As she sees things, the political crisis that she addresses involves Trump and Trump voters, on the one hand, and, on the other, catastrophizing liberals and progressives who see Trump and his administration in apocalyptic terms -- in short, as the end-times envisioned in the book of Revelation (page 3). However, it strikes me that the non-college-educated white voters who voted for Trump are not likely to read Nussbaum's new book. However, I suspect that many college-educated people are not familiar enough with Aeschylus' trilogy of plays known collectively as the Oresteia to benefit from her discussion of the last play in the trilogy (pages 64-67). Fortunately, Nussbaum finds analogous points in the thought of the Reverend Dr. Martin Luther King, Jr. (pages 88-95; she refers to Dr. King repeatedly throughout her book).
As an undergraduate at Saint Louis University, I heard Dr. King speak on campus on Monday afternoon, October 12, 1964, and again, in Montgomery, Alabama, on March 25, 1965.
Now, in my estimate, the tendency that Nussbaum refers to as the "othering" of certain groups (page 2) is best accounted for by C. G. Jung's account of projections onto others involving "shadow" material in our psyches. But Nussbaum does not mention Jung. Nevertheless, she does use the term "projective disgust" (pages 101, 108, 112, 114, 118 ["projective formation"], 126, 127, 129, 130, 132, 170 ["projected"], and 219). Nussbaum says, "Projective disgust is a denial of love and faith" (page 219).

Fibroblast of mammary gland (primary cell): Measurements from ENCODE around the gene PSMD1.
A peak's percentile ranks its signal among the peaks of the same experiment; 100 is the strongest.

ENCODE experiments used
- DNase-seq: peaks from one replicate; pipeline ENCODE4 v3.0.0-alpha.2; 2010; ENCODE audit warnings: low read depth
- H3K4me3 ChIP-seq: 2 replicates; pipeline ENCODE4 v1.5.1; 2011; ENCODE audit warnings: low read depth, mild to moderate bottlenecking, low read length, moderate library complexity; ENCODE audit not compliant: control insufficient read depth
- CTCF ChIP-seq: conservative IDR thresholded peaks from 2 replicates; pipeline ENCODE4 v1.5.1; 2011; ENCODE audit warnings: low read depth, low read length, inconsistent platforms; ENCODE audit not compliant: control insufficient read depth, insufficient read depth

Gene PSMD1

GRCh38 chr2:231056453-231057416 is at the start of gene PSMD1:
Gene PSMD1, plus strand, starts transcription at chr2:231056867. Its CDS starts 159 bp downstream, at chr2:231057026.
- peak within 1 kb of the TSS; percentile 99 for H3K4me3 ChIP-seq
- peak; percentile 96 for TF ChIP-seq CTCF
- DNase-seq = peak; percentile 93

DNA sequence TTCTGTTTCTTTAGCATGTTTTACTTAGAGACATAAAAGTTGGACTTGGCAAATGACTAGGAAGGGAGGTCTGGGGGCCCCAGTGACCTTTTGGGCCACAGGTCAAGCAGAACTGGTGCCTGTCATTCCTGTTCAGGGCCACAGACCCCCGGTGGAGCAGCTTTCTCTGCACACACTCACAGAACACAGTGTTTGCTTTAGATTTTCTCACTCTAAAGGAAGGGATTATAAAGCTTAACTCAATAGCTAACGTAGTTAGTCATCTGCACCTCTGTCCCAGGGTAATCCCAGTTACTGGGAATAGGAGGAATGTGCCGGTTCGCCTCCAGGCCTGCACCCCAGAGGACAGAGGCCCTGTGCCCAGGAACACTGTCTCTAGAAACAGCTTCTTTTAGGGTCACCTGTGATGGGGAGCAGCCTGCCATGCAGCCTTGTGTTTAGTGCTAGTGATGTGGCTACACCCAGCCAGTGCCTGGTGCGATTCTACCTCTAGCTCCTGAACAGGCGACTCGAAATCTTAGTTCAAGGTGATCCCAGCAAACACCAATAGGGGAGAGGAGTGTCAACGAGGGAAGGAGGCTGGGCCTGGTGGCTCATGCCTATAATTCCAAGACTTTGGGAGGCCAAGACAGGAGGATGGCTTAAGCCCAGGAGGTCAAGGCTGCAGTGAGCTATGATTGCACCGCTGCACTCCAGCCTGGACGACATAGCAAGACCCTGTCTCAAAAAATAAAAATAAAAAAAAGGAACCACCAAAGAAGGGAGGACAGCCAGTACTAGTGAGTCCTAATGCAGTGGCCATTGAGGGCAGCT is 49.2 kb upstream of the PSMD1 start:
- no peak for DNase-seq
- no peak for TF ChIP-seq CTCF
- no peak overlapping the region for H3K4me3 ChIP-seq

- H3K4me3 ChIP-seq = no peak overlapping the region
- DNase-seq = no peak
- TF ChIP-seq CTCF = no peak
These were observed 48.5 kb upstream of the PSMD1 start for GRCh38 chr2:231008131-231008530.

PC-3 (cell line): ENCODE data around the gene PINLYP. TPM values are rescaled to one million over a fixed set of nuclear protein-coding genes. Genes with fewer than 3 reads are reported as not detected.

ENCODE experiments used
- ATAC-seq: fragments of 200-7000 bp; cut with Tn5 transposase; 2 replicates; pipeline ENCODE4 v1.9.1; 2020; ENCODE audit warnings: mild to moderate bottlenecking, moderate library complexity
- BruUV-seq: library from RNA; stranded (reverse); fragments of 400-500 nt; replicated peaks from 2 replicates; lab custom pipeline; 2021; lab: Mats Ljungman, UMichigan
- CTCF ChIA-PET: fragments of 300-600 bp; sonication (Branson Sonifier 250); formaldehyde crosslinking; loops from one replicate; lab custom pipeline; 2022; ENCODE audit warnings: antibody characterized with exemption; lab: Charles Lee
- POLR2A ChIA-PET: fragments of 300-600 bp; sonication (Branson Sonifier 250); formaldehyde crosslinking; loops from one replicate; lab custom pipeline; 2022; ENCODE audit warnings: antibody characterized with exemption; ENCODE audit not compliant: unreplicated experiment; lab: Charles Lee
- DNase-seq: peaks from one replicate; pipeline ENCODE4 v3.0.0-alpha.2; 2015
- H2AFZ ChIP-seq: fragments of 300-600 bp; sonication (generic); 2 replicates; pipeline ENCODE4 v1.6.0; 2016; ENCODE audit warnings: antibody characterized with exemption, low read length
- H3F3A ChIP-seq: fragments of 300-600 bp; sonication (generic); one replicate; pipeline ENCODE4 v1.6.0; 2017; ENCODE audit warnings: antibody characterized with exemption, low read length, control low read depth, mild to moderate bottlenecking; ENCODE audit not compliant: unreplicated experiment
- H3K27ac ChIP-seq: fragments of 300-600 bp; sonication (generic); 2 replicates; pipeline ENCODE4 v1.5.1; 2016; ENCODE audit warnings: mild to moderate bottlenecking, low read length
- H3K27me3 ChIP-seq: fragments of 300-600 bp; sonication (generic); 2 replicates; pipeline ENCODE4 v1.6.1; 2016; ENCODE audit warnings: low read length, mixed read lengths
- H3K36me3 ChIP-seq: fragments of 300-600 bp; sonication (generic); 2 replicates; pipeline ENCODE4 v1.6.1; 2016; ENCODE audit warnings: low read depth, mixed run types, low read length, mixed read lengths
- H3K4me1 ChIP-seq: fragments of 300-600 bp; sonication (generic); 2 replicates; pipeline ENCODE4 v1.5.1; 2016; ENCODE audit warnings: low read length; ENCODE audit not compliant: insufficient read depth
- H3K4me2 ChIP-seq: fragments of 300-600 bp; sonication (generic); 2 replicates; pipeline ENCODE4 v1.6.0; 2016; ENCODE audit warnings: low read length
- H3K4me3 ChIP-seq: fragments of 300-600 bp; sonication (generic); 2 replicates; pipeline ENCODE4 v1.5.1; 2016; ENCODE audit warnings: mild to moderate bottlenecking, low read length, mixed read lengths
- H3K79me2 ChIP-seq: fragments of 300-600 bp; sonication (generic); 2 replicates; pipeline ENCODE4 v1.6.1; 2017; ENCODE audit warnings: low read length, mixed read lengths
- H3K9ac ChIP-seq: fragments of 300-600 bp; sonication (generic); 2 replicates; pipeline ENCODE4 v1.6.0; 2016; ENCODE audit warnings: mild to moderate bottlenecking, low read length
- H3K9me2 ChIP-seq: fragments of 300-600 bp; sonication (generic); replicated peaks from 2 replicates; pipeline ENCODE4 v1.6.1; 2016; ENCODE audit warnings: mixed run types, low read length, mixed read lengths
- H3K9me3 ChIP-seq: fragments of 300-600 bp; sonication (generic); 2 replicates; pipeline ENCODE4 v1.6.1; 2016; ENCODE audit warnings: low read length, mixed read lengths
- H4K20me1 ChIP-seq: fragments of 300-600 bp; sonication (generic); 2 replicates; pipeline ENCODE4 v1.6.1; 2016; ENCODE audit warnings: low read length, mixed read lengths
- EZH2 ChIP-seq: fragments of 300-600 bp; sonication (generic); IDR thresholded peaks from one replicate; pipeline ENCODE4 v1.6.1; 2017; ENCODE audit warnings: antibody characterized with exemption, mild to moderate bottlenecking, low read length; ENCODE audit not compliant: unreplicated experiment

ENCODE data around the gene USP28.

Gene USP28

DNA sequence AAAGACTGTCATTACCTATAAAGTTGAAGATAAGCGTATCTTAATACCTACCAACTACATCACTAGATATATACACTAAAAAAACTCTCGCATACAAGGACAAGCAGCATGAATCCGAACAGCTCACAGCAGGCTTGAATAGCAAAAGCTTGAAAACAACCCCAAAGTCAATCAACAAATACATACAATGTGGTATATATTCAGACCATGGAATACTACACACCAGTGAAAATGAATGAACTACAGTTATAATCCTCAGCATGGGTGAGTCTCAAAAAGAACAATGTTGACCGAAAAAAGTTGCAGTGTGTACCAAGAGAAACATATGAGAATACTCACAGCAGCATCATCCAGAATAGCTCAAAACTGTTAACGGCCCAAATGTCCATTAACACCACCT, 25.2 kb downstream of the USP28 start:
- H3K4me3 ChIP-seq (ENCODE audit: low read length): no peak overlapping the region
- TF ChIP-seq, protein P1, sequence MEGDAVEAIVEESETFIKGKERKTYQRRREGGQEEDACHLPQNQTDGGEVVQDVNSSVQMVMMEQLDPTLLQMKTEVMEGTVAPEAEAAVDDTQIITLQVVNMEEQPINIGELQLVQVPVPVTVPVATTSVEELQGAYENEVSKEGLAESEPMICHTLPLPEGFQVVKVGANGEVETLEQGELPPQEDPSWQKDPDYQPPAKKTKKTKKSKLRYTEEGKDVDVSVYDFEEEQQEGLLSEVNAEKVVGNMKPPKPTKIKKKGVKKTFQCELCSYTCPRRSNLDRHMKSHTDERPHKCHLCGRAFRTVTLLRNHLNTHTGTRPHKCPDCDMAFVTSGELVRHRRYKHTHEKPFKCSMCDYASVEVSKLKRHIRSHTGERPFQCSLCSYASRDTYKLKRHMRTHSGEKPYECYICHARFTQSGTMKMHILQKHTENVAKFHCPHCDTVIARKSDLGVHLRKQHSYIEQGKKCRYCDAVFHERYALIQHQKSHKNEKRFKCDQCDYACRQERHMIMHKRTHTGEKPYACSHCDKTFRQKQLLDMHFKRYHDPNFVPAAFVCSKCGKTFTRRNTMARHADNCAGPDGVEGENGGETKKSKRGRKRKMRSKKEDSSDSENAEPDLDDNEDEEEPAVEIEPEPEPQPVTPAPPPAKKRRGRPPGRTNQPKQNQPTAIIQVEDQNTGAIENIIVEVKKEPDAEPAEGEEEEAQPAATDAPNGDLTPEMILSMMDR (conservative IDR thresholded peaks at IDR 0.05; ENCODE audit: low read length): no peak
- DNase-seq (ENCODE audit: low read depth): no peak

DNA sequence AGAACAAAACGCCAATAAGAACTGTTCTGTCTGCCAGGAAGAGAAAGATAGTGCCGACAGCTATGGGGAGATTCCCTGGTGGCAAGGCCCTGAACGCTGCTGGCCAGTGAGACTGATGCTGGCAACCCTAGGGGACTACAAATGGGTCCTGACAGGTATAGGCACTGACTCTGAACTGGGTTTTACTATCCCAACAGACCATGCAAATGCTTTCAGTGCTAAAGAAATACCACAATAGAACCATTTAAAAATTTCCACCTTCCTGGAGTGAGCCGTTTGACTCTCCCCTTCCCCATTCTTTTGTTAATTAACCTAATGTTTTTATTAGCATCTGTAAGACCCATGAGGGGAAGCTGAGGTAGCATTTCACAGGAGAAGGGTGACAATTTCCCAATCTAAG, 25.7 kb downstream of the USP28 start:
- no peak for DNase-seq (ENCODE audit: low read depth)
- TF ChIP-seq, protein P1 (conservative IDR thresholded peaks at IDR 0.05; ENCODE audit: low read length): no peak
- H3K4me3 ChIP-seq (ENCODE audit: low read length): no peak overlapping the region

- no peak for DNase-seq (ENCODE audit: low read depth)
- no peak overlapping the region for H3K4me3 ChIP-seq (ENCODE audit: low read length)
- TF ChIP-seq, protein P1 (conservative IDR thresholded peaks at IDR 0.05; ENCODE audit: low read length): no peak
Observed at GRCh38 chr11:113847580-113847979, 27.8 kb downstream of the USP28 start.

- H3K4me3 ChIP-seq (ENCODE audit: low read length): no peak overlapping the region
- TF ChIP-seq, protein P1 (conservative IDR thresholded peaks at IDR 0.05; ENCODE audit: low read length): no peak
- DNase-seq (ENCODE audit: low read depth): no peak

Nowhere in her discussion of misogyny (pages 165-196) does Nussbaum even mention that the Democratic Party's presidential candidate in 2016, former secretary of state Hillary Rodham Clinton, did not draw large enthusiastic crowds -- as Trump did -- except for her final rally in Philadelphia, when she was joined by President Barack Obama and First Lady Michelle Obama. In plain English, Clinton did not generate much political emotion (in Nussbaum's terminology), because she was an uncharismatic campaigner -- qualified, yes; charismatic, no. But why doesn't Nussbaum undertake an analysis of Clinton's failure to generate much political emotion? Wouldn't such an analysis be instructive?